• Bloomberg


Even Warren Buffett can’t escape the political and social debates that have spilled over into the corporate world.

Tens of thousands of investors descended on Omaha, Nebraska, over the weekend to hear him speak about business and the economy at the annual meeting of Berkshire Hathaway Inc., the conglomerate he’s been building for five decades. But many also wanted to hear the famous investors take stances on some of the most-divisive issues of the day.

Shareholders asked the 87-year-old billionaire to weigh in on the Trump administration’s trade policies, guns and gender equality. But he mostly skirted controversy, sticking with beliefs that may have surprised some attendees but ultimately won over many.

“There are so many things at Berkshire that could be politicized, and he did a good job of nipping that in the bud,” said David Rolfe, chief investment officer at money manager Wedgewood Partners, which oversees about $4.2 billion and counts Berkshire among its largest holdings. “Everything these days is politicized.”

Companies have long heard demands from activists, but banks and investors are increasingly facing pressure to use their monetary clout to wield power normally afforded to lawmakers. These debates have spurred changes at some large companies, including Bank of America Corp., which decided it would no longer finance makers of assault-style weapons sold to consumers. Dick’s Sporting Goods Inc., meanwhile, vowed to limit sales of certain types of firearms, and has even retained a company to lobby Congress on gun control.

Buffett has tended to stake out neutral territory, even as people continue to urge the Berkshire chief executive officer to explain and potentially reconsider his views. He said in February that he didn’t think he should force his personal beliefs upon Berkshire and its managers and shareholders.

On Saturday, a shareholder submitted a question about that stance, citing Buffett’s decades-old testimony before Congress after he took over troubled Salomon Brothers. The shareholder said it was a symbol of what it meant for a business leader to “have a moral compass” and seemed at odds with his later position on guns. Other investors applauded the question.

“I do not believe in imposing my political opinions on the activities of our businesses,” Buffett responded, saying that he wouldn’t ask Geico — Berkshire’s auto insurer — to question potential customers about their affiliation with the National Rifle Association. The response drew even bigger applause.

The annual meeting, at which Buffett and his 94-year-old business partner, Charles Munger, take questions for hours, generally has the vibe of a festival, with investors eating Dairy Queen Dilly bars as they wander around booths showcasing Berkshire’s other businesses. Yet over the years, the event has drawn protesters ranging from climate activists to even pilots at Berkshire’s NetJets who were fighting over labor contract negotiations.

“This historically has been a festive environment and a celebration of what Berkshire has accomplished,” Jim Shanahan, an Edward Jones & Co. analyst, said in an interview. This year seemed “a little bit more awkward and uncomfortable in the morning than I’ve experienced in the past.”

Some attendees questioned his investment in Wells Fargo & Co., which has been reeling from a phony-account scandal. Buffett was firm in his support of the bank, where Berkshire is the largest shareholder. He repeated his view that the lender had made mistakes and had the wrong incentives in place.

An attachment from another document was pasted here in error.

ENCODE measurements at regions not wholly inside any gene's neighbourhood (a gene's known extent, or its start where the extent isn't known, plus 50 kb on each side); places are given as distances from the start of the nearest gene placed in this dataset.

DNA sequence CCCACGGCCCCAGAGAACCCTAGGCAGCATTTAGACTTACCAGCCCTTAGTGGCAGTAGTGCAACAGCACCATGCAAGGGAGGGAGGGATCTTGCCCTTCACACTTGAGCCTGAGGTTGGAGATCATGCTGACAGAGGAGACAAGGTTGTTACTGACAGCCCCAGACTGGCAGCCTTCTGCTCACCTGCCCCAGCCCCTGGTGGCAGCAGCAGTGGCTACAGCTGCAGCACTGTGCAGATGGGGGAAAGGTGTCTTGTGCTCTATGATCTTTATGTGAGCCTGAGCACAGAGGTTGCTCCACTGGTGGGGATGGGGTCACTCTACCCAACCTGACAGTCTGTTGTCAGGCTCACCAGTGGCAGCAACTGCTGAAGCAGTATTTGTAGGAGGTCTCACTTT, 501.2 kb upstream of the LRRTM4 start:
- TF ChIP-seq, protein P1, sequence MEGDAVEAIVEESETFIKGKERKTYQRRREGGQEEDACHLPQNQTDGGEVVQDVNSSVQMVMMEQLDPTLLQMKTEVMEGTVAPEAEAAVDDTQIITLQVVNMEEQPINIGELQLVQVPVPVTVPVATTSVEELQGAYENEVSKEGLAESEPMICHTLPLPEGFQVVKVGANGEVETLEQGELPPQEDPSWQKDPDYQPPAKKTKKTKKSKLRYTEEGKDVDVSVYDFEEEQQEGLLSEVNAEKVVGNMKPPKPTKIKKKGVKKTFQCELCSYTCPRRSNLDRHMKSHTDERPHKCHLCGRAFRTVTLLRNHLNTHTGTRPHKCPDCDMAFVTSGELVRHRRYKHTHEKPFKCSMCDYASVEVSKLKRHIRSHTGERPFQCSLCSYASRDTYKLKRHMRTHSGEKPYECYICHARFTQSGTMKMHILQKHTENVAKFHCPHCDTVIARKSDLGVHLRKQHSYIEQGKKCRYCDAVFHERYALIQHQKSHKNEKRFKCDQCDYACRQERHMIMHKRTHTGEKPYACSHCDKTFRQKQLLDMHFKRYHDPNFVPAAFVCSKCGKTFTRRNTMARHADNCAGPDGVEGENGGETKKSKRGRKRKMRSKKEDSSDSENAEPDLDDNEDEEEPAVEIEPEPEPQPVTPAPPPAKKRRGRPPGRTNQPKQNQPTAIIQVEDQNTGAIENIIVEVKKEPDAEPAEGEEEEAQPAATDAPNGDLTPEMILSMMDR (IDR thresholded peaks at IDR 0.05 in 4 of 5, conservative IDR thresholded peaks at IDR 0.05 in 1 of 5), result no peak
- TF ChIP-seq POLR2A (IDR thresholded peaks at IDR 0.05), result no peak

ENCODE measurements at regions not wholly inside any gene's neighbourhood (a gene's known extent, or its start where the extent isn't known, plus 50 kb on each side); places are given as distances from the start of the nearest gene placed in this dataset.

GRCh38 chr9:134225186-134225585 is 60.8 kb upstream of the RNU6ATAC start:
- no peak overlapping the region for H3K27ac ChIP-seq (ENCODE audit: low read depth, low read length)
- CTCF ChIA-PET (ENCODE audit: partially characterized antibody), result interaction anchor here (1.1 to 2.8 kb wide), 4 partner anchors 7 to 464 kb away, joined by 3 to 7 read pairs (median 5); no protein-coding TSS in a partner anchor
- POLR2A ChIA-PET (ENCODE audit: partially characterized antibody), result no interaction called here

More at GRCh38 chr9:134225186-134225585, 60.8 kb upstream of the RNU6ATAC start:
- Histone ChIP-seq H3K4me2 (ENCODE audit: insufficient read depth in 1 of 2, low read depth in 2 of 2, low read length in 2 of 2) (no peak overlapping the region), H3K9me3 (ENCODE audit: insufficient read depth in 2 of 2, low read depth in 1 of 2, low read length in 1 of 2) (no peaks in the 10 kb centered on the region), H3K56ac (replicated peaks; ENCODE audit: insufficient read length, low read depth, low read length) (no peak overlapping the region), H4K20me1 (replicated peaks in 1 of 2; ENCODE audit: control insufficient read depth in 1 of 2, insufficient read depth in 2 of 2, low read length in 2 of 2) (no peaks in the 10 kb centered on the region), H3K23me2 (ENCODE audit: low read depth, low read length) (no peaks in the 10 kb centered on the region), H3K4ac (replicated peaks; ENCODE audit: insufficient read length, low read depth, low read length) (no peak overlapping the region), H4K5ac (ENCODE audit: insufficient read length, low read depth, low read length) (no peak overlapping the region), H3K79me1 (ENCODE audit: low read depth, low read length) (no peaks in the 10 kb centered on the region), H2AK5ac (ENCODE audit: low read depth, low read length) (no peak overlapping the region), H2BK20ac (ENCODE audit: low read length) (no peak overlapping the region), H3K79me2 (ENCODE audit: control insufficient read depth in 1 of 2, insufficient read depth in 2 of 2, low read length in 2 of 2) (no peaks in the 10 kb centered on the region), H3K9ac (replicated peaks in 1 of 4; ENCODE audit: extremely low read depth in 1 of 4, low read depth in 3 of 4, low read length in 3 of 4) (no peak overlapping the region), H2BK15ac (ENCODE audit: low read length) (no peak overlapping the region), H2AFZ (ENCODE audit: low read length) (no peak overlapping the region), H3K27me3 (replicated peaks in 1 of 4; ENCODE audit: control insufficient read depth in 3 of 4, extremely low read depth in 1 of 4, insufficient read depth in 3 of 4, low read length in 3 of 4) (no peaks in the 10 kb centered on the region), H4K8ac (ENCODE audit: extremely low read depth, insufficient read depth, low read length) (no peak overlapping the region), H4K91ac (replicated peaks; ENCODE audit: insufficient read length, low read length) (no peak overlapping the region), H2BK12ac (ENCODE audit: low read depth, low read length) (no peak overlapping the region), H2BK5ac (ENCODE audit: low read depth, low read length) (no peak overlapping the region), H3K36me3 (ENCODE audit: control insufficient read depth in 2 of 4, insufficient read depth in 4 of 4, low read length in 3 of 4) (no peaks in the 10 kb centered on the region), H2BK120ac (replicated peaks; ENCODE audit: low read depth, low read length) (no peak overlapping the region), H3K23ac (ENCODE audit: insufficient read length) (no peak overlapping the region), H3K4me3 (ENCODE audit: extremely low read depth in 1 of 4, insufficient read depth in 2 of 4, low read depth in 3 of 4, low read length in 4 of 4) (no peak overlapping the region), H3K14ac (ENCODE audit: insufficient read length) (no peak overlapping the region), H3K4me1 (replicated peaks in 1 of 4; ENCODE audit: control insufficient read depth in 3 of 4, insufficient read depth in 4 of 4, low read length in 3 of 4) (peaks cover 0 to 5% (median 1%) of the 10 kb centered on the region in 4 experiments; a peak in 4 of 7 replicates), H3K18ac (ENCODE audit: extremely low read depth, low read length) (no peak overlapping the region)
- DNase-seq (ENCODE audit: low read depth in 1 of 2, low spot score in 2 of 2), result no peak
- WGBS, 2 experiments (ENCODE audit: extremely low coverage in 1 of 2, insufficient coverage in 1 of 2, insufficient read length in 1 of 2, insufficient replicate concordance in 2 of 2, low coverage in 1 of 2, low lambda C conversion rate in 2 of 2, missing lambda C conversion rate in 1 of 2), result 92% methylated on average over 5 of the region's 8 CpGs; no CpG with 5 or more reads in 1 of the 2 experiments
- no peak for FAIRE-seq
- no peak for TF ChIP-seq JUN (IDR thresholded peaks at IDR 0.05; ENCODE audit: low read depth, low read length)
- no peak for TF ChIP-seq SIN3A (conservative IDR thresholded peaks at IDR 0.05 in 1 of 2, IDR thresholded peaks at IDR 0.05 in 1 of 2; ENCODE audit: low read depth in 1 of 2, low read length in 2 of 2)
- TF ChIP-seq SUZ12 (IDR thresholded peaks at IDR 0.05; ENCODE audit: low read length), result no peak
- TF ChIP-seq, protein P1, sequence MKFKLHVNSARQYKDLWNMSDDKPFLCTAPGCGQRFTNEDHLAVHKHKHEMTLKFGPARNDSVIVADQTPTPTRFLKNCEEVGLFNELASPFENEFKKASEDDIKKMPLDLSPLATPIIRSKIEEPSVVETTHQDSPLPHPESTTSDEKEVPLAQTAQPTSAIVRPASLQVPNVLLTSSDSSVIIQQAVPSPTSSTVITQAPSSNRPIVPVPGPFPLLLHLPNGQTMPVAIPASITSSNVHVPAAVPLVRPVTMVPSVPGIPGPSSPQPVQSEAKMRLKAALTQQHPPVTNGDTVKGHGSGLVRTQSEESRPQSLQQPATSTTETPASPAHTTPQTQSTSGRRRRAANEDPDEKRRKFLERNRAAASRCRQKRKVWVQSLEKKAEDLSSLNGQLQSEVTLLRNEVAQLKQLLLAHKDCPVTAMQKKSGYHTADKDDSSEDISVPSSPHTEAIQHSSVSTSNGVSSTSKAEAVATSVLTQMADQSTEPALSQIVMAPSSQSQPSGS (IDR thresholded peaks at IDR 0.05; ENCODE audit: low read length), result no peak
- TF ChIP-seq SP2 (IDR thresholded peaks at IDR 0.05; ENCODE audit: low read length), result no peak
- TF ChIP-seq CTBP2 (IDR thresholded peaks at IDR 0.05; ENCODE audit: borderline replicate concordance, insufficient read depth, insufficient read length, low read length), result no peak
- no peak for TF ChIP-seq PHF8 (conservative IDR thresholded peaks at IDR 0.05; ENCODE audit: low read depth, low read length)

“The fact that we’re going to have problems at some very large institutions is not unique, in fact almost every bank has, all the big banks, have had troubles of one sort or another,” Buffett said. “I see no reason why Wells Fargo as a company from both an investor standpoint and a moral standpoint going forward is in any way inferior to the other big banks with which it competes.”

A supporter of Hillary Clinton in the 2016 presidential election, Buffett has carefully avoided directly addressing some of President Donald Trump’s actions and policies. On Saturday, he expressed optimism that the U.S. and China would resolve an increasingly tense trade relationship, and said that extreme partisanship in America is making people miss the overwhelming potential of business in the country.

“He’s very cautious and he’s politically savvy,” Shanahan said. “I think he probably avoids trying to create controversy.”

One thing Buffett dwelled on at length during the meeting was a new accounting rule that may lead to “wild” swings in net income numbers. That helped fuel a $1.14 billion loss in the first quarter — Berkshire’s first since 2009 — even as operating profit jumped 49 percent to $5.29 billion. Buffett also sought to reassure investors that Berkshire will remain active in deal-making after he’s gone, saying it will still be the first call for firms looking for a buyer.

There was one clash that Buffett and Munger didn’t avoid this year. The business partners have long emphasized that companies with high barriers to entry — so-called moats — will enjoy competitive advantages over those that don’t. Tesla Inc. founder Elon Musk has called the idea “lame,” saying that a business will not last long if that is its only defense against invasion. On Saturday, Buffett pushed back, saying that there are still pretty good moats around.

“Elon may turn things upside down in some areas,” Buffett said. “I don’t think he’d want to take us on in candy.”

He was wrong. Musk, tweeted Saturday that he was starting a candy company and that it would be “amazing.”

“I am super, super serious,” he wrote.

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